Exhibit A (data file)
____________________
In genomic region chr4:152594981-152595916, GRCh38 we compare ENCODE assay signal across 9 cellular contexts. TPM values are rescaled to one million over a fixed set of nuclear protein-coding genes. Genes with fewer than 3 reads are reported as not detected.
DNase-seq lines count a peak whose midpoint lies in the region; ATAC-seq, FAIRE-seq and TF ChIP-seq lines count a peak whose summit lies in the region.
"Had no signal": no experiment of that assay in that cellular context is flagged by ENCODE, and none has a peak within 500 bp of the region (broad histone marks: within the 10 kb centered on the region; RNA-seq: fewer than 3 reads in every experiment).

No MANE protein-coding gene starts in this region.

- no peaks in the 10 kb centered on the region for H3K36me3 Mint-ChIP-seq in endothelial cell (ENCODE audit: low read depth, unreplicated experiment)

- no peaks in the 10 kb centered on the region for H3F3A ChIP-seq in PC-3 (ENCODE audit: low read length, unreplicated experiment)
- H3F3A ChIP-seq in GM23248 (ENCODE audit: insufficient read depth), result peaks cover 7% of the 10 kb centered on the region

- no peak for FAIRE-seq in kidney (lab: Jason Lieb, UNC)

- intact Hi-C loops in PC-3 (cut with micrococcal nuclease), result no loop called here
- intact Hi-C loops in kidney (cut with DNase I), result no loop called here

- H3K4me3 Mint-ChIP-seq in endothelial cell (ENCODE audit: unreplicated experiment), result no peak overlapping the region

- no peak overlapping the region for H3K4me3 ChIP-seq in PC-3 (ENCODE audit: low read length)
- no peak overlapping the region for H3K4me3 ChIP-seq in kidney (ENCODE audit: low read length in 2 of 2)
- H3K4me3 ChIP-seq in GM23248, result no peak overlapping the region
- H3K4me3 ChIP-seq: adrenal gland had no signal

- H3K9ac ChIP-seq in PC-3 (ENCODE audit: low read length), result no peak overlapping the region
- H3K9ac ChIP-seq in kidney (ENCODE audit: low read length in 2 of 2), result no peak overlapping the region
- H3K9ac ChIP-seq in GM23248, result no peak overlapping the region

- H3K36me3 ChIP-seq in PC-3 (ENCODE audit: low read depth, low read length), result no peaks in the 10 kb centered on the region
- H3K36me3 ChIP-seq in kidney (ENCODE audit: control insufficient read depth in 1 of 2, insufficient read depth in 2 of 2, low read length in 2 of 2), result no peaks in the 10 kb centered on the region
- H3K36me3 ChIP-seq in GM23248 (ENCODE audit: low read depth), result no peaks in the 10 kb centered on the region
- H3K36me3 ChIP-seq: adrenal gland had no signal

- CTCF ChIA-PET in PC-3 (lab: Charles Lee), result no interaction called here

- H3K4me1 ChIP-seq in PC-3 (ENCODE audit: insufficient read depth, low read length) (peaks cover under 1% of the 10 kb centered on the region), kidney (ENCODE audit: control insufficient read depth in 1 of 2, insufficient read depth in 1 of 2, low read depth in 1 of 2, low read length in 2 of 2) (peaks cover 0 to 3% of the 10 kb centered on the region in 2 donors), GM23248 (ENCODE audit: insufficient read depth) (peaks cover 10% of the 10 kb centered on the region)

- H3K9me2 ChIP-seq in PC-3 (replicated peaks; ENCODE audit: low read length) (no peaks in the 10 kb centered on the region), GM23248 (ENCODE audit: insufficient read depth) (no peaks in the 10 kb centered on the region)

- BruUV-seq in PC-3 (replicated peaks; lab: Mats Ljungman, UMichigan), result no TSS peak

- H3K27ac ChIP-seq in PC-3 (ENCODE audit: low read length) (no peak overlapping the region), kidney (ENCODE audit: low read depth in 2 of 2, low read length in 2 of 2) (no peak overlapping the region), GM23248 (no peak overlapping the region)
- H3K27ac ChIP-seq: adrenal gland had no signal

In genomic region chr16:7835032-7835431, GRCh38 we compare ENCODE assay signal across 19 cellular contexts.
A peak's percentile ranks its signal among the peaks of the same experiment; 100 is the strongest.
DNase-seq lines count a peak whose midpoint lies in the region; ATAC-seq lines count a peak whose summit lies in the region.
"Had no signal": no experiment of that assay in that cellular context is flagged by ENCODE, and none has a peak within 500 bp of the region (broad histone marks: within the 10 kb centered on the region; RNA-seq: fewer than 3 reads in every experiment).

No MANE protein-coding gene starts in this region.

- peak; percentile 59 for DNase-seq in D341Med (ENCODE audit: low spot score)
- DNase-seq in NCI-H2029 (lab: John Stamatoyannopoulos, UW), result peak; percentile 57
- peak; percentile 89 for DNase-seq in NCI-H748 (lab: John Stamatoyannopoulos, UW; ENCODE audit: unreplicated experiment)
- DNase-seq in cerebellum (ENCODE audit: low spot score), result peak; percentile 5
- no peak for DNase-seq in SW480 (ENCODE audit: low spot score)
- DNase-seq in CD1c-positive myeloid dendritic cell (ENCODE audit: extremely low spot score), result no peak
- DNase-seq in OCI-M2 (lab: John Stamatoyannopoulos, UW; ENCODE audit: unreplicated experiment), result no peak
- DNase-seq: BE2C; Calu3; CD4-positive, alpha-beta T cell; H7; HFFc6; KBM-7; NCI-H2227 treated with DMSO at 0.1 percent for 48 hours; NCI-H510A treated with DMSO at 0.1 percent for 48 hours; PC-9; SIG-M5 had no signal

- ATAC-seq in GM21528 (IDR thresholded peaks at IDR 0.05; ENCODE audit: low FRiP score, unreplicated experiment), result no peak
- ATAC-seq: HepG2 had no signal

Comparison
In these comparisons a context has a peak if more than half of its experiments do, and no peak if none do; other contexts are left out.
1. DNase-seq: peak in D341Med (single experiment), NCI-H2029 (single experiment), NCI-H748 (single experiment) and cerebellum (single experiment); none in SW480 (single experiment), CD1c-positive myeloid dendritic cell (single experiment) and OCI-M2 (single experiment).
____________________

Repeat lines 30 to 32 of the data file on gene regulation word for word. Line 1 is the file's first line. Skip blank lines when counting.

A peak's percentile ranks its signal among the peaks of the same experiment; 100 is the strongest.
DNase-seq lines count a peak whose midpoint lies in the region; ATAC-seq lines count a peak whose summit lies in the region.
"Had no signal": no experiment of that assay in that cellular context is flagged by ENCODE, and none has a peak within 500 bp of the region (broad histone marks: within the 10 kb centered on the region; RNA-seq: fewer than 3 reads in every experiment).